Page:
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Do you need to buy anything before baby comes to support breast/chestfeeding?

Updated: Jul 20, 2020

Long answer short, no.

All you really need

There are loads of great luxury products out there to support you in breast/chestfeeding your babe, but they aren't necessary by any means.

What you need: Early Days

  • a spoon, medicine cup or clean shot glass works well if you want to express colostrum and top baby up after delivery

  • one or two regular pillows to support baby on your lap and to bring them closer to your chest and give your arms a bit of a break

  • a blanket or two to support your joints when you are in a good position

  • a towel or mattress protector to sleep on. Some folks leak when they sleep after their milk comes in and until their body regulates milk supply. Old milk can start to stink on your sheets just like...rotten milk! Not so lovely. A towel helps protect your sheets until your supply is tailored to babe. Some folks wear pads in a bra when they sleep, that's also an option but i find that unless they are a natural fibre they can keep the nipple and areola moist which can make the skin more fragile.

In my experience:

There are some things I got excited about and purchased before my baby came that I STILL like but aren't vital.

Two breastfeeding related splurges I don't regret

  1. This amazing nursing bra (Bravado, $55) that I wore through pregnancy, postpartum and is still in the very regular rotation. It's super supportive for a non-wire bra and grew and shrank with me during a time of such flux. Another reason I love this bra is that it is wire free. Speaking of wires, did you know that the constant pressure of a wire in a bra on your breast/chest can increase your chance of getting a plugged duct?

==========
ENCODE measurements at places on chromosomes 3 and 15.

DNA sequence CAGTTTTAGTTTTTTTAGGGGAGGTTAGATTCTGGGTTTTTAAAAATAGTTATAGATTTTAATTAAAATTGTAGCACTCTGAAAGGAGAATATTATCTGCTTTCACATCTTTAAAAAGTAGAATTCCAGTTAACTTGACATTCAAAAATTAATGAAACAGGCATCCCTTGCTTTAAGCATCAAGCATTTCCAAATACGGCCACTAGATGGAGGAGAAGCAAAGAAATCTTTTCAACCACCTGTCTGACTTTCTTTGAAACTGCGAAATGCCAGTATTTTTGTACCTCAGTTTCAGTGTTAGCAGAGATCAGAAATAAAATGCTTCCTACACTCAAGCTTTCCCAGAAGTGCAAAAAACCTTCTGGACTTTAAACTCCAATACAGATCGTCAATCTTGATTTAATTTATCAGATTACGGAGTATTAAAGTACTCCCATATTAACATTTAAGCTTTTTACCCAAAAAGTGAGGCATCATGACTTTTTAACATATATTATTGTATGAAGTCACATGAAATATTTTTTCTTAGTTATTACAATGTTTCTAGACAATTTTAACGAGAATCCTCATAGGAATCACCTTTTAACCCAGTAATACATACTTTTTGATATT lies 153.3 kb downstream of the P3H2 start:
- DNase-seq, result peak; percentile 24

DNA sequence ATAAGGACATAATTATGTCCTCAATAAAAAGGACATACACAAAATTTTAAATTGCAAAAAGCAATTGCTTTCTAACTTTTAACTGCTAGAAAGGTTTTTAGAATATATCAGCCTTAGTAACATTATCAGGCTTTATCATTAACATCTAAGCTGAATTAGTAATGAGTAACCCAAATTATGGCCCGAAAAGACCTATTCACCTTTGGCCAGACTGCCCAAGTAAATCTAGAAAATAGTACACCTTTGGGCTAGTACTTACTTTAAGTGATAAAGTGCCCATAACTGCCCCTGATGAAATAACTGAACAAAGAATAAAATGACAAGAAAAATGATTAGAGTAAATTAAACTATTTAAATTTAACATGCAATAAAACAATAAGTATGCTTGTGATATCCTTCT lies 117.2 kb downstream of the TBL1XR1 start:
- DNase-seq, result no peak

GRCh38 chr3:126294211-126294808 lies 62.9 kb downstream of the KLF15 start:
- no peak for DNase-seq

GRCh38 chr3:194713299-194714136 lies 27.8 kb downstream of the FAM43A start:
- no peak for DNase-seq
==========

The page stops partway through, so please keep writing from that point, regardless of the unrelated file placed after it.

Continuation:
2. Though a pump is certainly not necessary, it was important for my partner and I to share some of the opportunities to feed my daughter once breastfeeding had been well established. We liked the flexibility of being able to "tap each other out" from the trenches of early parenting. I love the ease of use

of my pump (Medella, $490) and how you can take it apart to clean every inch between sessions. It held a long charge and is super small and easy to tote around. Sidenote, I delegated the pump part cleaning to my partner and I very much recommend it. It's a great way to not resent the pump as sometimes the frequent cleaning (if you pump a lot) can get annoying. NB If you don't plan on sharing feeding with a support person and don't plan on incorporating some bottle feeding, pumps aren't necessary at all. If you aren't sure if you need a pump or not, wait until baby is here and see if you find yourself wanting to express and store your milk. You can order one super fast online and they are typically in stock at your local big box stores and many baby shops. You can also rent pumps from some drugstores and hospitals with a birthing centre in them.

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